How do clusters influence planet formation?
We know that a cluster can be a dangerous place for a young star trying to form some new planets. Radiation and winds from massive stars can evaporate the planetary disc, and the gravitational pull from fly-bys of other stars can disrupt the disc and drag the planet-forming material away.
Both of these effects (radiation and gravitational disruption) will depend on the mass of the stars involved. Massive stars in the cluster give off more radiation, but previous studies suggest that only discs around small stars that are less than half the mass of the Sun are greatly affected by this. For medium-sized stars such as ours, the greatest risk is from the gravitational disruption of a close fly-by.
How can we learn about the solar system’s past?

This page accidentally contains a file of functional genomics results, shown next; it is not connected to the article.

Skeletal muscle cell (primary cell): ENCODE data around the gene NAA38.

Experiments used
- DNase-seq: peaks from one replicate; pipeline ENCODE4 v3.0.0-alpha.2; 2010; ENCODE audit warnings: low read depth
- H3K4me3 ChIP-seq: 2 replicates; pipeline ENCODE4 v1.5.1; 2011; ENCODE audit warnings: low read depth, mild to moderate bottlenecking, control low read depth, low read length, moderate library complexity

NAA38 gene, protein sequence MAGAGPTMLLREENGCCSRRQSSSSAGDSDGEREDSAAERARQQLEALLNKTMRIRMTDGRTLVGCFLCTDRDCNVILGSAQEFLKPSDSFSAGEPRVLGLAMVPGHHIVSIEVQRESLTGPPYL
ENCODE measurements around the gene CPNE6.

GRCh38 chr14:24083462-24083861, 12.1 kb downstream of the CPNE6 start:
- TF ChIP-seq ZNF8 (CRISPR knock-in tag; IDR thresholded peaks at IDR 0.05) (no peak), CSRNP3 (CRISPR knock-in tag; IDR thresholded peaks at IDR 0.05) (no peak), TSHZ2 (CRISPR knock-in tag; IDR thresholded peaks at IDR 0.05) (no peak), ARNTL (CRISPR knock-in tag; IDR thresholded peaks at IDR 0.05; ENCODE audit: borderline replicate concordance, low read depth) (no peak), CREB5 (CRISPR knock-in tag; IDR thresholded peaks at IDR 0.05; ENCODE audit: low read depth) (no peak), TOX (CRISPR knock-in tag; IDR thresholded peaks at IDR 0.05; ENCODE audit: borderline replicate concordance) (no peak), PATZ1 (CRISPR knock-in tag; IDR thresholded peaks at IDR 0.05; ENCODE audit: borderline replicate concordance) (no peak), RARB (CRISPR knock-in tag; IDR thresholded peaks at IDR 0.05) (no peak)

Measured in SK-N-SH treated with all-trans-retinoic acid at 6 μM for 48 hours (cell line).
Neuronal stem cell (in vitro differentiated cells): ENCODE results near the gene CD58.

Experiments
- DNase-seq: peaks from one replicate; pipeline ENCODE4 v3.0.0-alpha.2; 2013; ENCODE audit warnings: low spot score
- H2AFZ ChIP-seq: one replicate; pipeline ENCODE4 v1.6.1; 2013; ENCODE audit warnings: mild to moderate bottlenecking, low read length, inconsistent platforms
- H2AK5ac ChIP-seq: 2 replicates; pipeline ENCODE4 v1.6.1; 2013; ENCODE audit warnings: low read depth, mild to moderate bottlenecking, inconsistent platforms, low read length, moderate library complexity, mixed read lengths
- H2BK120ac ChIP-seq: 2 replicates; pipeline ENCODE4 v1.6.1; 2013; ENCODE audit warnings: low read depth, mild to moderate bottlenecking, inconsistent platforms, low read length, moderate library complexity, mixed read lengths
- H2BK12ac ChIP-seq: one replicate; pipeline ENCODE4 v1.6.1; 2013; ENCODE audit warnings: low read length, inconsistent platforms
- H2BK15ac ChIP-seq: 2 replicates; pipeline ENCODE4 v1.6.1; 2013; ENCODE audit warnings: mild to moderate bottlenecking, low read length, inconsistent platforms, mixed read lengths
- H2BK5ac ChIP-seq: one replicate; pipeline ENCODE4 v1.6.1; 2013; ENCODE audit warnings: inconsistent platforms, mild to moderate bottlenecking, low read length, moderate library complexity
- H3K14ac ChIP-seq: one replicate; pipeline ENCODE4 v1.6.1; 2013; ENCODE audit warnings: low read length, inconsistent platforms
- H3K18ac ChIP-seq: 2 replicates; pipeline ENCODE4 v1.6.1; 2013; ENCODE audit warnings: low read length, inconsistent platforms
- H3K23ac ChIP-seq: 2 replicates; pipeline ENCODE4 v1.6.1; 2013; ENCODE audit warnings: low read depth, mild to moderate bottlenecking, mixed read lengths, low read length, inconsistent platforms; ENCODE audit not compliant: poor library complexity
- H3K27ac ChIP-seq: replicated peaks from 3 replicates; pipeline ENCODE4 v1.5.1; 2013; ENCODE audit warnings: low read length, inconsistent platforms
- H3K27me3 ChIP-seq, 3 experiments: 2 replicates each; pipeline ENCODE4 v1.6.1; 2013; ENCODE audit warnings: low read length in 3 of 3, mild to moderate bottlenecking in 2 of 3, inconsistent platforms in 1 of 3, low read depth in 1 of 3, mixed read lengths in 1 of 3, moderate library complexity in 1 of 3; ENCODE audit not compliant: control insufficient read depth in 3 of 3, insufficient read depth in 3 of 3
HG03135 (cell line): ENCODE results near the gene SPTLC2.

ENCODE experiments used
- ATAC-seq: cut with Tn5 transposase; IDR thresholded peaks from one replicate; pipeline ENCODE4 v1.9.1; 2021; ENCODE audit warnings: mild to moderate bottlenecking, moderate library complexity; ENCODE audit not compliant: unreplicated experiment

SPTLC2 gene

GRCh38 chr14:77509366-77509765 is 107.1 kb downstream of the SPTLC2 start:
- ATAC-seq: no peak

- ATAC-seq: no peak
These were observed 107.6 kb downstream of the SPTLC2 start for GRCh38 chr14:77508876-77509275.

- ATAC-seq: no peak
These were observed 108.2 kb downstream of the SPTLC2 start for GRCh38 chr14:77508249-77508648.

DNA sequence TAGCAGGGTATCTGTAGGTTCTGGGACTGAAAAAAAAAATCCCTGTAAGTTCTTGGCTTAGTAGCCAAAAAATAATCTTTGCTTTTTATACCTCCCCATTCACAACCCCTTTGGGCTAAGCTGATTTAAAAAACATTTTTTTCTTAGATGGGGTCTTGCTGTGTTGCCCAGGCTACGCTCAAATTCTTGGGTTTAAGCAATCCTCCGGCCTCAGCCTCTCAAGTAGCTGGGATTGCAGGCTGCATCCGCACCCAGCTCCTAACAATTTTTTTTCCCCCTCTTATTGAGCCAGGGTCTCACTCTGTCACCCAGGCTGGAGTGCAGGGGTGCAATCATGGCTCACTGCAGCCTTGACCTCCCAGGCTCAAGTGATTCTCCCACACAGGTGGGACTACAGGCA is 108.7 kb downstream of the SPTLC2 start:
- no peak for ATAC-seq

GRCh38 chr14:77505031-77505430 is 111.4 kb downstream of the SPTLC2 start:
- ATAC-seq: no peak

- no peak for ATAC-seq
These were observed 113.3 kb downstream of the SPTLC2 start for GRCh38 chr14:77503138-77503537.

There are clues in the present solar system that can tell us about the environment in which it was born. Meteorites are made of the same material that formed Earth and the rest of the planets but they haven’t been affected by all the pesky chemistry and organic stuff that we have here. So, they can give us a handle on the chemical makeup of the cloud the Sun was born in. Particularly, short-lived radionuclides which we believe to be produced in supernovae give us an estimate of how many massive stars there were in the cluster. We can use this information with the known Initial Mass Function to work out the total number of stars and therefore, the total mass of the cloud. Previous work used these limits to suggest that the Sun’s birth cluster had to have had more than 1000 stars.